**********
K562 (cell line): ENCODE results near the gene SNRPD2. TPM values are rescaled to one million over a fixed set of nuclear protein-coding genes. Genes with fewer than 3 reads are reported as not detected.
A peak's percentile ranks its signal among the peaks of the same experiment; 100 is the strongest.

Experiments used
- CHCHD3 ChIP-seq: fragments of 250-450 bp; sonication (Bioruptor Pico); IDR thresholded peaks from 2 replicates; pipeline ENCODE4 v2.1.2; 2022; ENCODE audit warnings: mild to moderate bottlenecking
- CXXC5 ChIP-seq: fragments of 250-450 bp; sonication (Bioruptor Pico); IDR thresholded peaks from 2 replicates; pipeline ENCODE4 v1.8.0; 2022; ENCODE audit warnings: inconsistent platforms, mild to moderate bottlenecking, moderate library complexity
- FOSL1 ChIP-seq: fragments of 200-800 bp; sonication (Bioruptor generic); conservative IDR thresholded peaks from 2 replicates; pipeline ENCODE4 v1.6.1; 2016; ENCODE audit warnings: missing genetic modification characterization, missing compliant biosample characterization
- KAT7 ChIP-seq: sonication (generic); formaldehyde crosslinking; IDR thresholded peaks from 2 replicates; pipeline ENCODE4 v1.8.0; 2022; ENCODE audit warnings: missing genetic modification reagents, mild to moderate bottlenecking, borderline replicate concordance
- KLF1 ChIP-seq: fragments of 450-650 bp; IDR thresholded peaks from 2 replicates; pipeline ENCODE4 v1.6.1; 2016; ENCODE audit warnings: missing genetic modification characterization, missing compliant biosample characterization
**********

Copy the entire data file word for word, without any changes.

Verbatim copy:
K562 (cell line): ENCODE results near the gene SNRPD2. TPM values are rescaled to one million over a fixed set of nuclear protein-coding genes. Genes with fewer than 3 reads are reported as not detected.
A peak's percentile ranks its signal among the peaks of the same experiment; 100 is the strongest.

Experiments used
- CHCHD3 ChIP-seq: fragments of 250-450 bp; sonication (Bioruptor Pico); IDR thresholded peaks from 2 replicates; pipeline ENCODE4 v2.1.2; 2022; ENCODE audit warnings: mild to moderate bottlenecking
- CXXC5 ChIP-seq: fragments of 250-450 bp; sonication (Bioruptor Pico); IDR thresholded peaks from 2 replicates; pipeline ENCODE4 v1.8.0; 2022; ENCODE audit warnings: inconsistent platforms, mild to moderate bottlenecking, moderate library complexity
- FOSL1 ChIP-seq: fragments of 200-800 bp; sonication (Bioruptor generic); conservative IDR thresholded peaks from 2 replicates; pipeline ENCODE4 v1.6.1; 2016; ENCODE audit warnings: missing genetic modification characterization, missing compliant biosample characterization
- KAT7 ChIP-seq: sonication (generic); formaldehyde crosslinking; IDR thresholded peaks from 2 replicates; pipeline ENCODE4 v1.8.0; 2022; ENCODE audit warnings: missing genetic modification reagents, mild to moderate bottlenecking, borderline replicate concordance
- KLF1 ChIP-seq: fragments of 450-650 bp; IDR thresholded peaks from 2 replicates; pipeline ENCODE4 v1.6.1; 2016; ENCODE audit warnings: missing genetic modification characterization, missing compliant biosample characterization